Some time later, the rich man fell from the favor of the Emperor, and was wiped out without a penny to his name. One day he was walking aimlessly and stumbled into the village in which the debts had been forgiven. The villagers recognized the man and welcomed him with open arms, clothed, fed, and gave him a place to live.
Without trying, the man had become like the sly and cunning rabbit. When his exit was blocked, he had another hole to emerge from - and was reborn. This story and idiom comes from a book titled "The Amendment" - it's unclear whether this man actually existed or not. But the book did propel this idiom into common use in China.
Still today this idiom about the rabbit is used in China when suggesting "backup plans" alternate methods, and anyone with a good escape plan.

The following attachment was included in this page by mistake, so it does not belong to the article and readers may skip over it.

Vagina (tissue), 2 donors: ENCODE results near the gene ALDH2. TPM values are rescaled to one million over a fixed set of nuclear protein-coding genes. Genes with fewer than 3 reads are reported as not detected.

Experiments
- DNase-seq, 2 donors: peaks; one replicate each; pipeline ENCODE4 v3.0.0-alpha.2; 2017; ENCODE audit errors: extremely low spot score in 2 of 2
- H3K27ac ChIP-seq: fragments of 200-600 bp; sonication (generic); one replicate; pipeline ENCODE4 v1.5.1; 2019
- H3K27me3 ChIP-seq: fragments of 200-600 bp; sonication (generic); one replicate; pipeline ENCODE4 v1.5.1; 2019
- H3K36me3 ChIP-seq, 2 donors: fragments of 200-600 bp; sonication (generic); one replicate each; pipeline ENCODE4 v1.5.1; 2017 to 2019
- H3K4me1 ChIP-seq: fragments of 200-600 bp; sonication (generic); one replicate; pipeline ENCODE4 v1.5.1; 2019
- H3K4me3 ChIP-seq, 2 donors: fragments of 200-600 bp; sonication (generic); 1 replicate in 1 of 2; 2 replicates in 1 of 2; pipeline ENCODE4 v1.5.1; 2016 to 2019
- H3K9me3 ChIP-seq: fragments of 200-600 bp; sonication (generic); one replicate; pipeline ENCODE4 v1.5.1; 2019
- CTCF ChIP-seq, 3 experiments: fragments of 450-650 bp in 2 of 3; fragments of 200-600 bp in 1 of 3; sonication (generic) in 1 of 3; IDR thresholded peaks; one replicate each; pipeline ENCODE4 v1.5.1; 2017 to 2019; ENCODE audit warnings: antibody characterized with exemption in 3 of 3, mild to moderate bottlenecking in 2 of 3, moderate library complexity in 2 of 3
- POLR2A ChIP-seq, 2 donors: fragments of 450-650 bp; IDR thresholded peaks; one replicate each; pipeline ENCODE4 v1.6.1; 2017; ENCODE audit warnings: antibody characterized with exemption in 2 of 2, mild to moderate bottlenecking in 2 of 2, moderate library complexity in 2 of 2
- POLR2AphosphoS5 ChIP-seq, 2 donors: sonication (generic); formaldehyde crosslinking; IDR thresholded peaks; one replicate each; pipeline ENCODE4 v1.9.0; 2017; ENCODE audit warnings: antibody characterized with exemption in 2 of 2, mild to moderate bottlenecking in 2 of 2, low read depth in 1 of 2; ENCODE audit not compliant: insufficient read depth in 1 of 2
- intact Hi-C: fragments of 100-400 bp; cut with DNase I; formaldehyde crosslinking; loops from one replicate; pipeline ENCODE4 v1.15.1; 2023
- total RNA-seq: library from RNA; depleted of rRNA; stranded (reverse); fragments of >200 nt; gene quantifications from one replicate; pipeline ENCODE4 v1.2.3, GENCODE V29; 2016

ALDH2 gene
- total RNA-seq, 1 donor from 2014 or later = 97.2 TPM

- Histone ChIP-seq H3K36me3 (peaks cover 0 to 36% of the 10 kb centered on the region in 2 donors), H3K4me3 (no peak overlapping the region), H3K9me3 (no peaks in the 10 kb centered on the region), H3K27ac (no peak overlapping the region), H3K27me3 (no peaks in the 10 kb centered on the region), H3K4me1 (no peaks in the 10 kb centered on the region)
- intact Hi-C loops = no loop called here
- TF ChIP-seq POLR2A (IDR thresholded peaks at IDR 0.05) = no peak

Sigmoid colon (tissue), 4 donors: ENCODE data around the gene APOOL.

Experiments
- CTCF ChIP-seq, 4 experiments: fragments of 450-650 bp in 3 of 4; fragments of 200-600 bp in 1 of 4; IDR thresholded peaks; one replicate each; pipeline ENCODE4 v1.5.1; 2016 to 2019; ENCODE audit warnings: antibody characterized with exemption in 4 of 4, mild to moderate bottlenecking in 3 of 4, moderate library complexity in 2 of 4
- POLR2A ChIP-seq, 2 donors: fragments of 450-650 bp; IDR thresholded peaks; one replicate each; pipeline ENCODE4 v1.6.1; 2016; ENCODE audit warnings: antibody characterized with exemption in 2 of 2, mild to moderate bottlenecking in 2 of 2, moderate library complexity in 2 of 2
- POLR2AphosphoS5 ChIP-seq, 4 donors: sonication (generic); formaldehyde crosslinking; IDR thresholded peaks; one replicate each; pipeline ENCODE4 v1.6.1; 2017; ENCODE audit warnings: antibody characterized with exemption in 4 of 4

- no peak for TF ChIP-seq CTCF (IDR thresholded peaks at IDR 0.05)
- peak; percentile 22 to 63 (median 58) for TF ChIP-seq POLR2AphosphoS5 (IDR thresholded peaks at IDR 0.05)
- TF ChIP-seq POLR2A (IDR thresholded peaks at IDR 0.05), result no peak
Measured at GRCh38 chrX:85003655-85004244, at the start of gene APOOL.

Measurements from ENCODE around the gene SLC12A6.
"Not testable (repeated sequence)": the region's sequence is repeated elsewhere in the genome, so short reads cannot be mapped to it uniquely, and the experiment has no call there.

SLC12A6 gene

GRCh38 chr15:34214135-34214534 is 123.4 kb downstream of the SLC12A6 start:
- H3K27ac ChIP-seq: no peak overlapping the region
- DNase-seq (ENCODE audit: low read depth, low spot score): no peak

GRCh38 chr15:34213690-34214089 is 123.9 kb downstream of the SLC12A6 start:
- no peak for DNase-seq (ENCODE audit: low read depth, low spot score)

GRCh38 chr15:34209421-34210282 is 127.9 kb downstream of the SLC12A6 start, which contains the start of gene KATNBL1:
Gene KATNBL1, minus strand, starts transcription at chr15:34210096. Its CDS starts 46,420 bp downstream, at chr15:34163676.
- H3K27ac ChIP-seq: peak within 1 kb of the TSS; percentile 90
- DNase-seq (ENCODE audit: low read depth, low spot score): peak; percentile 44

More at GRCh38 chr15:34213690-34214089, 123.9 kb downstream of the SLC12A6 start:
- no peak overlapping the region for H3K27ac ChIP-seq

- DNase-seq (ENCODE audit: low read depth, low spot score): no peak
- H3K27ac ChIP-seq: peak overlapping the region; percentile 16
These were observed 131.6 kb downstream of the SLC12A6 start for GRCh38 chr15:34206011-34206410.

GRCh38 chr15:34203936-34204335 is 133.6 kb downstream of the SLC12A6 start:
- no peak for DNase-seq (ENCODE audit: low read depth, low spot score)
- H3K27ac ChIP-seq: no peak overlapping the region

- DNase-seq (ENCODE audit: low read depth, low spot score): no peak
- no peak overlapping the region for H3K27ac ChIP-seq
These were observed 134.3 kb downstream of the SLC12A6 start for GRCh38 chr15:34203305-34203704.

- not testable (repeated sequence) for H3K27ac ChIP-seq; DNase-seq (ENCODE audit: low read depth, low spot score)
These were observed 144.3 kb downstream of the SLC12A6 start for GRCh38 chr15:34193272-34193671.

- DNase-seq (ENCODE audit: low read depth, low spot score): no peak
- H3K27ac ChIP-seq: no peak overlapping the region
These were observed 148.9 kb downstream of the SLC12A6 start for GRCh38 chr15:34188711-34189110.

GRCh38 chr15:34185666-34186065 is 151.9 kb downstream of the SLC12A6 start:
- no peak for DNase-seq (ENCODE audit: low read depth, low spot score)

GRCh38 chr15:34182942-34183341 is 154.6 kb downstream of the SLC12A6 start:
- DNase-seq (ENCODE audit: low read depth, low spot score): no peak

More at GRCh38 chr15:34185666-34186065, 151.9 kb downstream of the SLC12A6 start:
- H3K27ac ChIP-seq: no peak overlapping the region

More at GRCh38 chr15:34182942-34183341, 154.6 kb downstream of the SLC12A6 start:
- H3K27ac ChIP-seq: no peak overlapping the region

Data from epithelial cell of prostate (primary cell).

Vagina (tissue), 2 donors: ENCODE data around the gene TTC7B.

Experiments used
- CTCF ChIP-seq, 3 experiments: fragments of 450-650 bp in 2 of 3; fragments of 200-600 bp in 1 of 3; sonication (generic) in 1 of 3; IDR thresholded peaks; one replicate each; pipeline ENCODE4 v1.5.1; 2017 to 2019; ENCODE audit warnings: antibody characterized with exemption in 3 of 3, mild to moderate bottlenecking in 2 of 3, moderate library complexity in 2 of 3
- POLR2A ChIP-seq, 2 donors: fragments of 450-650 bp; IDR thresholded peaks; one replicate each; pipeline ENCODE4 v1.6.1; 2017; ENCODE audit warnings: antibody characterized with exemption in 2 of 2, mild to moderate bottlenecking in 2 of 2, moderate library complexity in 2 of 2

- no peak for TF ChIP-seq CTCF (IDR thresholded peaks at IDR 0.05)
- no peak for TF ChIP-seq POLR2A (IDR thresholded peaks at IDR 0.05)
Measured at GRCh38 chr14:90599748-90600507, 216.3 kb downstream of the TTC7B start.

黃 is the single character for the color yellow in Chinese.
In China, yellow is traditionally the color of the emperor. In fact, there was a time when only the emperor could wear yellow clothing, or own yellow pet fish. Note: Goldfish were breed originally in China for the emperor. When the perfect yellow fish was breed, all but the emperor were banned from owning any. Thus a more orange-colored goldfish dominated the market.
黃 is not a common selection for a wall scroll. Even if your Chinese surname is Huang (Yellow) or your Korean surname is Hwang (yellow), it's still probably not appropriate.
The following table may be helpful for those studying Chinese or Japanese...
|Title||Characters||Romaji(Romanized Japanese)||Various forms of Romanized Chinese|
|kè luò tǎ lǐ ào|
ke4 luo4 ta3 li3 ao4
ke luo ta li ao
|k`o lo t`a li ao
ko lo ta li ao